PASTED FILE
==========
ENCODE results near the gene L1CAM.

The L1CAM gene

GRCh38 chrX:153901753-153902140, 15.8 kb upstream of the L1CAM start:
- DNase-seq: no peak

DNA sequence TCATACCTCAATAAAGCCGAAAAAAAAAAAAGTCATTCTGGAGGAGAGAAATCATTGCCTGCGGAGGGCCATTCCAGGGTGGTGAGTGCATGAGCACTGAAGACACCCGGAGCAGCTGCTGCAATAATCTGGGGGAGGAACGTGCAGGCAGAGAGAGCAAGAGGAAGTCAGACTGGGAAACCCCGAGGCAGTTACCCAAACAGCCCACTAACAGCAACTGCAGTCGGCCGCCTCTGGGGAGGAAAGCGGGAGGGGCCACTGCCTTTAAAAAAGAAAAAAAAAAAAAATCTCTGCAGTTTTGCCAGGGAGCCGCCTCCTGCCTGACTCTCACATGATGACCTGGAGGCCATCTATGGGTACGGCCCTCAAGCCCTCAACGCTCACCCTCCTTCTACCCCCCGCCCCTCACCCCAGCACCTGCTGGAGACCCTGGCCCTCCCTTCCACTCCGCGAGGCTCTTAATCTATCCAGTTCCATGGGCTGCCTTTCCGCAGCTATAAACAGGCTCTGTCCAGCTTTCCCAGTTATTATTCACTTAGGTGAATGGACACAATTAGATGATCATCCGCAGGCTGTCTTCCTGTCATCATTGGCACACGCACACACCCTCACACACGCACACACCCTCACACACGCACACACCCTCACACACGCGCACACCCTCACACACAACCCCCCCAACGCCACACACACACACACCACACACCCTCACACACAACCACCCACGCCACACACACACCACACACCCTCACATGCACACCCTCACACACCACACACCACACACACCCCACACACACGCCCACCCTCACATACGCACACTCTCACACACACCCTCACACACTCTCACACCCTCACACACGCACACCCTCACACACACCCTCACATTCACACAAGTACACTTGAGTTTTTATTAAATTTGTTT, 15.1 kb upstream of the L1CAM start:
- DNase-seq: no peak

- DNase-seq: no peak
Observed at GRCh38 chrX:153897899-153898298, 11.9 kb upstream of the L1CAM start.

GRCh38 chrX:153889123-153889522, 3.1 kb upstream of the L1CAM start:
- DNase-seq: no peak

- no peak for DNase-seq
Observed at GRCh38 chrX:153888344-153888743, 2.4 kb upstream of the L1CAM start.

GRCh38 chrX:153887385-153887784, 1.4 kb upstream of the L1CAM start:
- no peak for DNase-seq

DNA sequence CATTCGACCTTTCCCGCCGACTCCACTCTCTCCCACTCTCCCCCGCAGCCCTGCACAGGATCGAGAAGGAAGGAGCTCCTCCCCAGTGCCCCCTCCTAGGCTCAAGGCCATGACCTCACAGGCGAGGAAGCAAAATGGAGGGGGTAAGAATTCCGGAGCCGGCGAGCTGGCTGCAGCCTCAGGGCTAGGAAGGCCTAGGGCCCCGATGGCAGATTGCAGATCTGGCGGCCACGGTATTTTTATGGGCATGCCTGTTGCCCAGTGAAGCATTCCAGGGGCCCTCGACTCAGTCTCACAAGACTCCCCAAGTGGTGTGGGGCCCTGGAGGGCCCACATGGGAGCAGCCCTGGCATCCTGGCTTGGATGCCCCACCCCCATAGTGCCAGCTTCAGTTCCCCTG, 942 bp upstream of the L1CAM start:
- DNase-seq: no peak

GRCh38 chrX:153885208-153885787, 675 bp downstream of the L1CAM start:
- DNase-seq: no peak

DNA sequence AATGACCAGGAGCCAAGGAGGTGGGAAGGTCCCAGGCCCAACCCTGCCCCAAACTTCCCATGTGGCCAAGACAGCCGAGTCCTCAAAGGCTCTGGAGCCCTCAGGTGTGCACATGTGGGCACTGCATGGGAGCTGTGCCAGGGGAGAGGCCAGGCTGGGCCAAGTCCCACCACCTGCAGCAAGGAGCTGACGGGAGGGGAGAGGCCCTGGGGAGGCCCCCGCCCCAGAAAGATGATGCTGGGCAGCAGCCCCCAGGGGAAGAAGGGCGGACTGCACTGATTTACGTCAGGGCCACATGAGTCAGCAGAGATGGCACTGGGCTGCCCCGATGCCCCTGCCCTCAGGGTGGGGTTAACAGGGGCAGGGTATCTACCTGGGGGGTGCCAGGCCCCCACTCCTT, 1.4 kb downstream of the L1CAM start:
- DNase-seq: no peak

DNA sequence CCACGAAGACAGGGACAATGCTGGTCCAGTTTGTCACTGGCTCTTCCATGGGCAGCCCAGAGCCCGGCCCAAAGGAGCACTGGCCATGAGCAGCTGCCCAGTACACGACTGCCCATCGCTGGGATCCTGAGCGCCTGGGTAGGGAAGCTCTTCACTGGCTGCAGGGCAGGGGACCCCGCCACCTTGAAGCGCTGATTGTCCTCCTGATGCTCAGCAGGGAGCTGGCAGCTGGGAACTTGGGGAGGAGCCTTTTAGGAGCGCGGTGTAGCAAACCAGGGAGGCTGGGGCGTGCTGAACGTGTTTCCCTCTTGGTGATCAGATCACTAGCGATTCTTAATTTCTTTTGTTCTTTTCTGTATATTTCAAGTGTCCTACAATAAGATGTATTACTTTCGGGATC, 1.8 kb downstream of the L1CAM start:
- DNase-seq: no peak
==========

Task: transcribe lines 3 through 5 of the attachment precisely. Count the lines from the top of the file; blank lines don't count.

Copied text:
GRCh38 chrX:153901753-153902140, 15.8 kb upstream of the L1CAM start:
- DNase-seq: no peak

DNA sequence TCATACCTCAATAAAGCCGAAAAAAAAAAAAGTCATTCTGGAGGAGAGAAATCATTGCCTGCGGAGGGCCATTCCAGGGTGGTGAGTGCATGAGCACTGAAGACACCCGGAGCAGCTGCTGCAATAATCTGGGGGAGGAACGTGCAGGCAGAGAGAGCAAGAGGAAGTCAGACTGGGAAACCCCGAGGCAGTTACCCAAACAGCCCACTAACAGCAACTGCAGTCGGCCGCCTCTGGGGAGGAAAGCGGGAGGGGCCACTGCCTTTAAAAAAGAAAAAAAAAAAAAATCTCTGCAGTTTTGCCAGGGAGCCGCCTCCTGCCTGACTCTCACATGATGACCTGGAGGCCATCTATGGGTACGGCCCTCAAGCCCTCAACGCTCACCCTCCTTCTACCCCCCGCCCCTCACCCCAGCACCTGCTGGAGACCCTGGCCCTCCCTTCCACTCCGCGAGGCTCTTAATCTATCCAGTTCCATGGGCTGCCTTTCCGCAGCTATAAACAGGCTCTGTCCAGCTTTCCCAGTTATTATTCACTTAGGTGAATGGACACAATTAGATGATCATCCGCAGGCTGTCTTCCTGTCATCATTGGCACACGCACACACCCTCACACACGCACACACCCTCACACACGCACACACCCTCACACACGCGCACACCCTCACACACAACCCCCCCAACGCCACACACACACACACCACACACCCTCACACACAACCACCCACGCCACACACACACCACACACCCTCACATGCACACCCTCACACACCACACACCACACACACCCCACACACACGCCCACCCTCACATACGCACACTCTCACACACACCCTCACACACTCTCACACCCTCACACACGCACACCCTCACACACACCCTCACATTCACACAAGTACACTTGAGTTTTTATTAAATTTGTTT, 15.1 kb upstream of the L1CAM start: